Technological Innovations and Diseases in Africa
Currently, diseases such as HIV, malaria, meningitis and tuberculosis are among the top causes of death in Africa. In the U.S., these diseases are not within the leading 15 causes of death. Therefore, it is crucial to develop technological innovations to improve Africa’s ability to test and treat diseases to allow for safe, sustainable and prosperous economic growth to occur.
The prevention and treatment of deadly diseases provide a long list of benefits to countries and their citizens. For example, research has found that the decrease in child death slows population growth and reduces the average family size. This reduction in family size allows parents to spend their resources on their community or their family rather than on medical supplies or more family members.
Malaria Disease Tracing
CEO Dr. Eddy Agbo and his team at Fyodor Biotechnologies developed the Urine Test for Malaria (UMT). UMT was the first malaria test not to require blood. Therefore, a specialist is not needed to administer a blood test, process the blood, or dispose of emergency equipment. Patients can conduct the test themselves and receive results in less than half an hour.
UMT’s convenience has revolutionized the ability to test and trace malaria accurately. Since the introduction of UMT, regions in Africa have experienced dramatic decreases in malaria death rates. Before the UMT, it was also common for specialists in Africa to associate fevers with malaria. This association would lead to a large number of falsely diagnosed patients and, therefore, improper medical treatments. These incorrect treatments lead to other illnesses and more death.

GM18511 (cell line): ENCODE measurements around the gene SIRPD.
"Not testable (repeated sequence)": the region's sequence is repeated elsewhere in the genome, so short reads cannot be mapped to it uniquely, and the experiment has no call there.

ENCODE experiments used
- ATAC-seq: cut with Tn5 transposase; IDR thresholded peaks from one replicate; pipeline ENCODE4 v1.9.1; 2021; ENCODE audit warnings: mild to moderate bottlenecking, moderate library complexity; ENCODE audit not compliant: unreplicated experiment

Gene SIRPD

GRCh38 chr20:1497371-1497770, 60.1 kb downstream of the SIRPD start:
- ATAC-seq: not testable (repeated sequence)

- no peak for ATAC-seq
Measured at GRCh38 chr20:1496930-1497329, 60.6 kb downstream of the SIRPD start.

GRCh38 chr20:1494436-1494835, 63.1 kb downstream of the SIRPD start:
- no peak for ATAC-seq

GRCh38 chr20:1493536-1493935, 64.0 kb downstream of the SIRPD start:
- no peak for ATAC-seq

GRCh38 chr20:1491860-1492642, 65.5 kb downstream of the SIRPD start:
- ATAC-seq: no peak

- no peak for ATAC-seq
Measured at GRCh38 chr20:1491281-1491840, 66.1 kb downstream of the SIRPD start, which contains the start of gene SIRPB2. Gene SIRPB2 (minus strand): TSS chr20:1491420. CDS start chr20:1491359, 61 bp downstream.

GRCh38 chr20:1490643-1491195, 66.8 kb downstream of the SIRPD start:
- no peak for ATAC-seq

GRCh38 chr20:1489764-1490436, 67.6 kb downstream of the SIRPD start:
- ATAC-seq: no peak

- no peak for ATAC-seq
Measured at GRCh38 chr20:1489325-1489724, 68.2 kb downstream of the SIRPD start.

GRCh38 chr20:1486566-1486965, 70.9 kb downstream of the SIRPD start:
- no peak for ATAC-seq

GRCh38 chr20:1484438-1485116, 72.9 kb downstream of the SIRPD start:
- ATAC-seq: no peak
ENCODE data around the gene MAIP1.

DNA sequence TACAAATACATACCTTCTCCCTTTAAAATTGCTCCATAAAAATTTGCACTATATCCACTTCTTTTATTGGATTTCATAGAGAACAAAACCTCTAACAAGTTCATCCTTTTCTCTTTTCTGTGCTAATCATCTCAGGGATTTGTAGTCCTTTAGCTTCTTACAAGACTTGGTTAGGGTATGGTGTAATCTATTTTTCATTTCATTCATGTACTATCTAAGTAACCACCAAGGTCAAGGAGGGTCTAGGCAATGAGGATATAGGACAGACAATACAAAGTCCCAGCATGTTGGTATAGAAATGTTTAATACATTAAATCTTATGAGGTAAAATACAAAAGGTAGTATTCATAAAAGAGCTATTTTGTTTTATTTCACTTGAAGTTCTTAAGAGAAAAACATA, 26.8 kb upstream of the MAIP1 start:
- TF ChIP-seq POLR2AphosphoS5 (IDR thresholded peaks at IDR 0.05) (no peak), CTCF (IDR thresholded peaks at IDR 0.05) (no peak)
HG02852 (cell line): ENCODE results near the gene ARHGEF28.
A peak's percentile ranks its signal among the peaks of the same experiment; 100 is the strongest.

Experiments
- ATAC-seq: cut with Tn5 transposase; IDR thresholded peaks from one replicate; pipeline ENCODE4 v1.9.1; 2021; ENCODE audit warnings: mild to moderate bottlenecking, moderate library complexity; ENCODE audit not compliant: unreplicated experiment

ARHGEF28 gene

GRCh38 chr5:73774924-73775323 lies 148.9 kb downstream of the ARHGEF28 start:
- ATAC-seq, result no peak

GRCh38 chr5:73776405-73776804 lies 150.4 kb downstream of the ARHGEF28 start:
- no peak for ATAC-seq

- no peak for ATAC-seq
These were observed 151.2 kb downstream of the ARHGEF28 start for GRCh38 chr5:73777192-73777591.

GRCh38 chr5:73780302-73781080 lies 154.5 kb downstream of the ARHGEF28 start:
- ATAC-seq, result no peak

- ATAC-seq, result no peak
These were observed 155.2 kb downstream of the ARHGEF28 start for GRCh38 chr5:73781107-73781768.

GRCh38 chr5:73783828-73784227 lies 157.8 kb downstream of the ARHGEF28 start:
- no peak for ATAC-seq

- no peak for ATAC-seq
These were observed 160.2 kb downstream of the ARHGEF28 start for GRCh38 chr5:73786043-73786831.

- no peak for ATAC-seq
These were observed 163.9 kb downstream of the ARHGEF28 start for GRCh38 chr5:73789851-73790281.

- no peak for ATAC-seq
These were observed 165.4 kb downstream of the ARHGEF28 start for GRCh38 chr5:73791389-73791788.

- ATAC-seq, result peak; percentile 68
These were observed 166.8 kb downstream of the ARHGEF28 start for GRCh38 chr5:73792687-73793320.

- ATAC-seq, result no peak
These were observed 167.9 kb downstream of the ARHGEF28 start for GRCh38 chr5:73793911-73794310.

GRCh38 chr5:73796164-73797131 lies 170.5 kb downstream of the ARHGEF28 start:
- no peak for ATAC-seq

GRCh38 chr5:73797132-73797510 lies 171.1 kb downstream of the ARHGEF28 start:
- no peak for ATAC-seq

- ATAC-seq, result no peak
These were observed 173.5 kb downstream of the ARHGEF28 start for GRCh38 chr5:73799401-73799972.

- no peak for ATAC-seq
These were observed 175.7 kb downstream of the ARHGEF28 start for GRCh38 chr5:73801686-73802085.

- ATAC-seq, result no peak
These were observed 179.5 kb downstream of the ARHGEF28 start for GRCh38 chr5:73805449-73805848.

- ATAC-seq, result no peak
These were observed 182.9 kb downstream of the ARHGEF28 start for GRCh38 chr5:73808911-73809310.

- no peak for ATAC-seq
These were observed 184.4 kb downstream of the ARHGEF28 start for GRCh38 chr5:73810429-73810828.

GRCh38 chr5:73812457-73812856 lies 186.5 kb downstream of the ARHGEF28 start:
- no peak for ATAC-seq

Fyodor Biotechnologies focuses primarily on developing new technologies to solve global issues. The company will continue designing and manufacturing technological innovations to improve Africa’s ability to test and treat diseases.
The convenience of self-testing reveals to improve disease tracing, disease prevention, appropriate medical treatments and reduce the amount of death. Members of Unitaid recognize the benefits of self-testing and have established the Self Testing Africa initiative (STAR).
The STAR initiative collects data regarding how to distribute HIV self-testing kits to various populations effectively. Over 80 countries have adopted HIV self-testing policies since the establishment of the enterprise. The World Health Organization believes that the STAR initiative contributed immensely to providing more opportunities for individuals to trace, treat and prevent the spread of HIV.
Plant-Based Malaria Medication
Dr. Valentin Agon developed an anti-malaria medication that virtually eliminates the disease found in the patient’s blood. The name of the drug is Api-Palu. Api-Palu originates from a plant extract and is considerably less expensive than other malaria medications. People hail this drug due its harmless effects on the human body. As a result, it is trendy in several markets. Dr. Agon hopes to have the drug available to every country in Africa. In 2016, Dr. Valentin Agon won 100,000 U.S. dollars for his creation. Dr. Agon plans to use this money to further aid in the fight against malaria.
Throughout the world, organizations aim to develop technological innovations to improve Africa’s ability to test and treat diseases. As companies push to provide large-scale availability for disease testing, disease treatment and prevention, it is vital to continue to raise awareness for this cause. Eliminating deadly diseases has a profound impact on poverty, education, population and economic growth.
– John Brinkman